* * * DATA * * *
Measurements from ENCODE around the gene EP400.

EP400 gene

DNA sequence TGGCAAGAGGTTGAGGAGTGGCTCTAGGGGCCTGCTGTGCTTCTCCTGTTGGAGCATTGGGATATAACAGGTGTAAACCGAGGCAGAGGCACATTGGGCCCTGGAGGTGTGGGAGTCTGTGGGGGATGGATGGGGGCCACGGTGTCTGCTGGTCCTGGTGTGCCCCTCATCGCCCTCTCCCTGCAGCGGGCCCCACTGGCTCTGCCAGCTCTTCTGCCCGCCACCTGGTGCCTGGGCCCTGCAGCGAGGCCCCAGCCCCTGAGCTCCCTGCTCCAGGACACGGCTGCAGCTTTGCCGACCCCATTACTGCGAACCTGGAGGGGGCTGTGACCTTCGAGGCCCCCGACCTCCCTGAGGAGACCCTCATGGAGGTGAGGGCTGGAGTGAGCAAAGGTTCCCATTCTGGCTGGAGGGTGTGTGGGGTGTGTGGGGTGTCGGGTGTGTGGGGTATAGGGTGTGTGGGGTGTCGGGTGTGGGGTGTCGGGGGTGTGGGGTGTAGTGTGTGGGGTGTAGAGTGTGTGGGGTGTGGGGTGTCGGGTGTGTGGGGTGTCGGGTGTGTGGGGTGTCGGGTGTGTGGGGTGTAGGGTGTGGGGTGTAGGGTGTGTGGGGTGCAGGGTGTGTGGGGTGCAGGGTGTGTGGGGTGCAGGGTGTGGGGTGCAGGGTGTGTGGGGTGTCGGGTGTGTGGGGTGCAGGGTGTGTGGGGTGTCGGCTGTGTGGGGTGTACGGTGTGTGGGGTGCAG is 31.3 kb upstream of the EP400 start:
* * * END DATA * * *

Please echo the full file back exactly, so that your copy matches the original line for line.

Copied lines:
Measurements from ENCODE around the gene EP400.

EP400 gene

DNA sequence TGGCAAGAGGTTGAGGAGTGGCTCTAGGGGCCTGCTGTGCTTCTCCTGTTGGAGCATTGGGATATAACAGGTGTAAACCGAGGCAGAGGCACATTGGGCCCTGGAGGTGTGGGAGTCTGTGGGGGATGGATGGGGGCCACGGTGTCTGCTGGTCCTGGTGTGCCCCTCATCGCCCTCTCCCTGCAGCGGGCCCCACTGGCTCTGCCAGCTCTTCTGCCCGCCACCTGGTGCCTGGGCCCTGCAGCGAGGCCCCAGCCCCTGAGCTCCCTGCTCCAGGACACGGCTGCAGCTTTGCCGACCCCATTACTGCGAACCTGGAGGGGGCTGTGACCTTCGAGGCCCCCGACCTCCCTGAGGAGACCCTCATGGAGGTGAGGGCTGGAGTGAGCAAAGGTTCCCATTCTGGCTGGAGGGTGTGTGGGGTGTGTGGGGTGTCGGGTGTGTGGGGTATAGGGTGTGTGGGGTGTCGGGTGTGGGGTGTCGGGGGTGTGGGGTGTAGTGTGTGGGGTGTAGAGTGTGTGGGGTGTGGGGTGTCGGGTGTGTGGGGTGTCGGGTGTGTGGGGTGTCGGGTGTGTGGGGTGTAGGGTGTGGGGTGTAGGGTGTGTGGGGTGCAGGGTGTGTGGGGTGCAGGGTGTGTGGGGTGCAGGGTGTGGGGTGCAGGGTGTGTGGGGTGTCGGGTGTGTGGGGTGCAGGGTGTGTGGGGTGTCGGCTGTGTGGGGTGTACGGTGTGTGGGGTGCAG is 31.3 kb upstream of the EP400 start: